Another is escalating home and utility prices. Federal coverage of rent and utilities will be running out, and about one in four Tulsa evacuee households are unable to meet the higher housing costs. That means they will need new homes.

It’s going to be tough to find other options. A housing shortage for low- to middle-income families in Tulsa has been a problem for years that only worsened in the past two years.

Afghan evacuees — many of whom helped American troops in combat zones — escaped war with few possessions and hoped for a new beginning. They arrived in our country struggling with a new language, culture, schools and trauma. Many are mourning deaths of family members while trying to rebuild their lives. They are vulnerable and are prime targets for derelict landlords.

Sadly, the Afghan refugees are facing what so many under-resourced, marginalized Oklahomans deal with in housing. Renters in our state do not have the legal power or financial resources to stand up to owners who are acting badly.

A legislative interim study held in September found that many renters are evicted after asking for basic repairs to such things as leaking pipes and broken heaters. The Landlord Tenant Act was written in 1978 without anti-retaliation provisions other states adopted, such as preventing landlords from terminating leases or arbitrarily raising rents on tenants who complain.

The Legislature in 2014 forbade local governments from maintaining registries of landlords or properties that consistently violate building or property codes. That prevents renters from having a way to check a potential landlord’s or rental’s history. This is quite an imbalance of power.

In the state courts, the statute is so unevenly applied that a recent study characterized it as looking like different laws from county to county.

We believe most landlords in our city and state are conscientious people who want to maintain a safe place for renters while also making a profit. Those good landlords would surely want to clear their industry of those who take advantage of defenseless people, including the Tulsa owner who chuckled at the request for snake pest control and suggested using mothballs instead.

Some of our Afghan evacuees are seeing the worst of what our nation and community have to offer. We need to do better by them and also for everyone going up against unscrupulous landlords.

Our Legislature has a chance to make this right in the next session, and we encourage lawmakers to do so.

[Editorial / Tulsa World]

Numbers of the Day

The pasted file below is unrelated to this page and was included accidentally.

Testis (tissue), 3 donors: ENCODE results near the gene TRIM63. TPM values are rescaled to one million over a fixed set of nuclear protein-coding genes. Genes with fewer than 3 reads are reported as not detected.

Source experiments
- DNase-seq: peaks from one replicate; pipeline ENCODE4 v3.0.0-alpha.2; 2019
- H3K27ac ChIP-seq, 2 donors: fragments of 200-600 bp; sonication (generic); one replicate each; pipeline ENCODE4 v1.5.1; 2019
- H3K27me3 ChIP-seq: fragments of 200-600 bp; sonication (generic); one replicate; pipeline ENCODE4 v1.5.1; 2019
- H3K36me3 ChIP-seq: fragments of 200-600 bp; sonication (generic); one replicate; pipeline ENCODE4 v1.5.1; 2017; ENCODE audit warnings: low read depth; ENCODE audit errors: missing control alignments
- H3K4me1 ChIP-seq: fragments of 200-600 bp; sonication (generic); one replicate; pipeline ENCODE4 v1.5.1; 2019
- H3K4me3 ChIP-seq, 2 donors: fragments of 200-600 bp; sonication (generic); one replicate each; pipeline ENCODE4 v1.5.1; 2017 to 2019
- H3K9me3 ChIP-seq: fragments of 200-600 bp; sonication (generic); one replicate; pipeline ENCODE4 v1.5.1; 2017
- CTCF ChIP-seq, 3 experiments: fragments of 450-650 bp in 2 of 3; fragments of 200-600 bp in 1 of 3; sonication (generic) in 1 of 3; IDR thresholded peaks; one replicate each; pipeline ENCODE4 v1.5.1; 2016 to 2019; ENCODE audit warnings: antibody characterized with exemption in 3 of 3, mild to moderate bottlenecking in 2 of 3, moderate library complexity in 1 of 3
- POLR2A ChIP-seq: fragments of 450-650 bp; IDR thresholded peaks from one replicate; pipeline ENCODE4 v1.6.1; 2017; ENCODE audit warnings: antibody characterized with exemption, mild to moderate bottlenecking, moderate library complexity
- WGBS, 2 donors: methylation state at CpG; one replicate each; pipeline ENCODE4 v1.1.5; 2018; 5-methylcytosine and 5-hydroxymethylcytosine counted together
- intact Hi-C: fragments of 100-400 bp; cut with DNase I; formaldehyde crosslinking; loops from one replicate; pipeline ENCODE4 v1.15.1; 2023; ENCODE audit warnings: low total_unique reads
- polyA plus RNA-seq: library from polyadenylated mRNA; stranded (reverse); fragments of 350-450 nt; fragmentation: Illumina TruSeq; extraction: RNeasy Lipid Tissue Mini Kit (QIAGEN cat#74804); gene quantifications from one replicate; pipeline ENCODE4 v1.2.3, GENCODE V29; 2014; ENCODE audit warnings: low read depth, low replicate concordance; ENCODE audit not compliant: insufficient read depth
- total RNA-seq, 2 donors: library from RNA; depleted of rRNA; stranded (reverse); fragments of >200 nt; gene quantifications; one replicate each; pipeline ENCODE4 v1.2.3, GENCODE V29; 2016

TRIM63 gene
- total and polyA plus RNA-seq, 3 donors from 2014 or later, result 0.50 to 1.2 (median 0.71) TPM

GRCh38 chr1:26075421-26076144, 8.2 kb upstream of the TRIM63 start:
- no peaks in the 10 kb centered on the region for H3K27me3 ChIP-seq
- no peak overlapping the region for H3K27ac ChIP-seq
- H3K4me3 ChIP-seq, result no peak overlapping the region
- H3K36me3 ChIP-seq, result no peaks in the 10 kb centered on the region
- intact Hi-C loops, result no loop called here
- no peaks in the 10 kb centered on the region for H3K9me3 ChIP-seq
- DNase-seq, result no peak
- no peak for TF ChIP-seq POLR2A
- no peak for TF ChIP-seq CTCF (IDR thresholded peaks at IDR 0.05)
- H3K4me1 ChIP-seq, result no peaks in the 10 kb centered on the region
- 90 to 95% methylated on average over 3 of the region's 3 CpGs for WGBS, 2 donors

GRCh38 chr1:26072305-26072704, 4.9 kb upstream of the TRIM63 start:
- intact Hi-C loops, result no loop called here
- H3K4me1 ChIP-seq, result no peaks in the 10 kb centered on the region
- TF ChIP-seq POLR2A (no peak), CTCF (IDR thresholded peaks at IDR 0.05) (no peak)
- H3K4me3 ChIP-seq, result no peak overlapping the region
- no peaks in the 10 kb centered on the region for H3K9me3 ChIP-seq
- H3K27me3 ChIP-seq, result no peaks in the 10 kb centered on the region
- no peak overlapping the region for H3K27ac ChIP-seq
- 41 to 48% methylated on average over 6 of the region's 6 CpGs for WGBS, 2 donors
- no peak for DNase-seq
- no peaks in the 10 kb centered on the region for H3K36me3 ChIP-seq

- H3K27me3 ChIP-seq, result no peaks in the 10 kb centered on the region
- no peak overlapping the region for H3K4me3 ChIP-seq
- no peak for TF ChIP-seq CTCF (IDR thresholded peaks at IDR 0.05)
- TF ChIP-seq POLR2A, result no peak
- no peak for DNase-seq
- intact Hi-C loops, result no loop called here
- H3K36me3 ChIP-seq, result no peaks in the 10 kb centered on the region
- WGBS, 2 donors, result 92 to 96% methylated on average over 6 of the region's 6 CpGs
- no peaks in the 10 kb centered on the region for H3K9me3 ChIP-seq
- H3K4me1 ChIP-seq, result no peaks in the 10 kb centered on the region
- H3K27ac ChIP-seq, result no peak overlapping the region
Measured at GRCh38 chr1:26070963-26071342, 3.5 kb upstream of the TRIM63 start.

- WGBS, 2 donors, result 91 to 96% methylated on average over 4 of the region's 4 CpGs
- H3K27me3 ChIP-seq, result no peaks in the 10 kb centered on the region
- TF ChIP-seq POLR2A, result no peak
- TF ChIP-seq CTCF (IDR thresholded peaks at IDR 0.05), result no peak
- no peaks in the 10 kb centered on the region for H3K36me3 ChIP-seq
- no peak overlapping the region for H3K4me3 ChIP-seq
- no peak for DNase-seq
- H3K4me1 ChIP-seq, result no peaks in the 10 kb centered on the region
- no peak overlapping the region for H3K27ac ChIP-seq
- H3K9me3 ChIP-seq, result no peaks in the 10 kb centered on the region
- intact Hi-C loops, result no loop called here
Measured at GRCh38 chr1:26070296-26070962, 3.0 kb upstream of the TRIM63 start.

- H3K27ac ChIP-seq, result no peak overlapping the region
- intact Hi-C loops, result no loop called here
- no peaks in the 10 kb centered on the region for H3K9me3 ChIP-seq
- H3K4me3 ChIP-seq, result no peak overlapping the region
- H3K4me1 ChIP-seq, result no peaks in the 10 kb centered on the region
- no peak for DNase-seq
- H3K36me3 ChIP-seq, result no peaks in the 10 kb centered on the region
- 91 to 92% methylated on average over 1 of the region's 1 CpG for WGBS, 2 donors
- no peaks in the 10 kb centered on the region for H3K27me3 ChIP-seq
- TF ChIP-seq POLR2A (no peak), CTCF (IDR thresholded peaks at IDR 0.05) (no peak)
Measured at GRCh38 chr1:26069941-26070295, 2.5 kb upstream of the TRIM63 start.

• 19,919 – Total number of Hispanic businesses in Oklahoma [Greater Oklahoma City Hispanic Chamber of Commerce]
  • 13.2% – For the lowest-earning Oklahomans (the bottom 20%), taxes represent a 13.2% share of their income, which is more than twice the share for Oklahomans in the top 1% where taxes represent 6.2% of their income. [Institute on Taxation and Economic Policy via OK Policy]   
  • $306 million – The amount of lost state revenue for Fiscal Year 2023 if the grocery sales tax was completely eliminated. [Oklahoma Tax Commission via OK Policy]
  • 1.1% – Local criminal justice fines and fees revenue in Oklahoma represents a 1.1% share of the state general fund revenue in 2021, tied with Florida and South Carolina. Only 13 other states had a higher rate. [Tax Policy Center]
  • 11% – Percentage of Oklahoma households with children ages 0 to 4 where adults had to take unpaid leave in order to manage child care disruptions caused by the coronavirus pandemic.[KIDS COUNT]

What We’re Reading

NOTE: National Hispanic Heritage Month is Sept. 15 through Oct. 15. Each week, OK Policy will share policy notes and numbers to recognize this commemoration.


Hana Saad joined OK Policy in August 2022 as the Communications and Operations Fellow. She graduated from the University of Tulsa with degrees in Media Studies and English and is part of Phi Beta Kappa, an academic honor society. At TU, Hana regularly wrote for The Collegian and was the Co-Editor of the Stylus Journal of Art and Writing. She also serves on the team at Puppy Haven Rescue to help in their mission of saving rescue dogs across Oklahoma. Hana is eager to learn more about public policy in Oklahoma and use her skills to support the OKP work to build a more equitable state. In her free time, she loves to read fiction and poetry, walk her dog, and make copious cups of tea.